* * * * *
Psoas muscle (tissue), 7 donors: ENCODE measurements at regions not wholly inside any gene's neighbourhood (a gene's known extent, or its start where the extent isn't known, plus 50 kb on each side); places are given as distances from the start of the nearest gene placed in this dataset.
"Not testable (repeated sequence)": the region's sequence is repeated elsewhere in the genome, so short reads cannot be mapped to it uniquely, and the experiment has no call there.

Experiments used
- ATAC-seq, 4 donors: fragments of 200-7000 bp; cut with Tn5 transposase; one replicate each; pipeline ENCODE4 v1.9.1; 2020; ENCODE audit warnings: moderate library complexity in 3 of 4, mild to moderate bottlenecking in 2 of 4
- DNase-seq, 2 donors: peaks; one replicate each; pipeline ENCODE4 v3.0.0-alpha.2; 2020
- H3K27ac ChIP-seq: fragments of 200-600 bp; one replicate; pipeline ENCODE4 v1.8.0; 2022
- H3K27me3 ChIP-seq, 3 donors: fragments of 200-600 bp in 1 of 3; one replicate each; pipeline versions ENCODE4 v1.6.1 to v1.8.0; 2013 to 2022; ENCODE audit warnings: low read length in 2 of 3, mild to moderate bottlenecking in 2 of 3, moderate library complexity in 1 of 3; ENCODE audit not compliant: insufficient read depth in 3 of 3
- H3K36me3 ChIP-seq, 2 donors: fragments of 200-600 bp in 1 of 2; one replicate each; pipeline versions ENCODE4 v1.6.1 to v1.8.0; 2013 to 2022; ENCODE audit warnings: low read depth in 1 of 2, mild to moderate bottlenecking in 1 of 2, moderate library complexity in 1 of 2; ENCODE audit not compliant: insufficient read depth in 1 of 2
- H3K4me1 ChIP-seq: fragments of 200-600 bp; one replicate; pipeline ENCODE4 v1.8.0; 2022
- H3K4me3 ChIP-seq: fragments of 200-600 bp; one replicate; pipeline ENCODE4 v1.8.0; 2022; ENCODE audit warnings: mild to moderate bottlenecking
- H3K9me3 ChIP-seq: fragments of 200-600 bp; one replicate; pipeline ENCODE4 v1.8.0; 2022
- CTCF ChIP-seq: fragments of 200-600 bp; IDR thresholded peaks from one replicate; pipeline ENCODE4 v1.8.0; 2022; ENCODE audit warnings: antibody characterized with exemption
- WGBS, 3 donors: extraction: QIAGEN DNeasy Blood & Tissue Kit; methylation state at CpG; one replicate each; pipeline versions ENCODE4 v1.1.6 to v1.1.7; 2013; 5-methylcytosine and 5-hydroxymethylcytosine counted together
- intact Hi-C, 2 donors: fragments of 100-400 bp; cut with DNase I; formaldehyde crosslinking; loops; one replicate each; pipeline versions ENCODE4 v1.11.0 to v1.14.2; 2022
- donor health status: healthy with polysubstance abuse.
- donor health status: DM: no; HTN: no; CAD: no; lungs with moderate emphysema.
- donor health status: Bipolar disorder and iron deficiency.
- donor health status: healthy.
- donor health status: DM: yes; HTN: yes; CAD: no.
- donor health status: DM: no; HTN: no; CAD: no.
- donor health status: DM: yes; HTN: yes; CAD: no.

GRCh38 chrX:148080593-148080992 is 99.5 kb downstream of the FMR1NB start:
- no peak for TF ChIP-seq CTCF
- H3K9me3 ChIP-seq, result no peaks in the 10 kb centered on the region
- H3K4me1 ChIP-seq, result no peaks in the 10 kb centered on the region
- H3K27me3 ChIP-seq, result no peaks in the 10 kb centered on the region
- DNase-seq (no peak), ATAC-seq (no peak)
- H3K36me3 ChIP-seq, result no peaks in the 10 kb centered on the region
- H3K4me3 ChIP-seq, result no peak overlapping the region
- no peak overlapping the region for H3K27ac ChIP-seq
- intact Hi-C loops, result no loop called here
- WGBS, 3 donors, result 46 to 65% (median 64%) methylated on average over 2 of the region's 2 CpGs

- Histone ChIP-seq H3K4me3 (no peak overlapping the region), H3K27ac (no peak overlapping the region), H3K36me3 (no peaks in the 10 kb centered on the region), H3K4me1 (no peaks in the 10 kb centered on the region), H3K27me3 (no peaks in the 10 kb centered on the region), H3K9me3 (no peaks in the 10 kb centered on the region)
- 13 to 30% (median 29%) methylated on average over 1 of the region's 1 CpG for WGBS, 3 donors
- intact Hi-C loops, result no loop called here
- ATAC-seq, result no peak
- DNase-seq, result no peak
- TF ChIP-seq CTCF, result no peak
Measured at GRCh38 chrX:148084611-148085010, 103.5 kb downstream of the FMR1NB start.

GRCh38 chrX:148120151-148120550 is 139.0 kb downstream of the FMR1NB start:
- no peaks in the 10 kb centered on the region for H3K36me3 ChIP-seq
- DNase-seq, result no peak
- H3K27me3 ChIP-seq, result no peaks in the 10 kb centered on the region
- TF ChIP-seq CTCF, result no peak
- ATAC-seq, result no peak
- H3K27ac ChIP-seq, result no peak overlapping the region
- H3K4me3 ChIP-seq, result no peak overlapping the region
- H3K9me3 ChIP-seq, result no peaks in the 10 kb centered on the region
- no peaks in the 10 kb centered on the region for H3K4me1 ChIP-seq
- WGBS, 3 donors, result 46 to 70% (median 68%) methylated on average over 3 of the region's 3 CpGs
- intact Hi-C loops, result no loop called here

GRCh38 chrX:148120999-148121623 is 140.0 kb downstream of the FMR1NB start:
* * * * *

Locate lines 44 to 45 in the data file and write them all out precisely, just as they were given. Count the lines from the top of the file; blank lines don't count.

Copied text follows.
- TF ChIP-seq CTCF, result no peak
- ATAC-seq, result no peak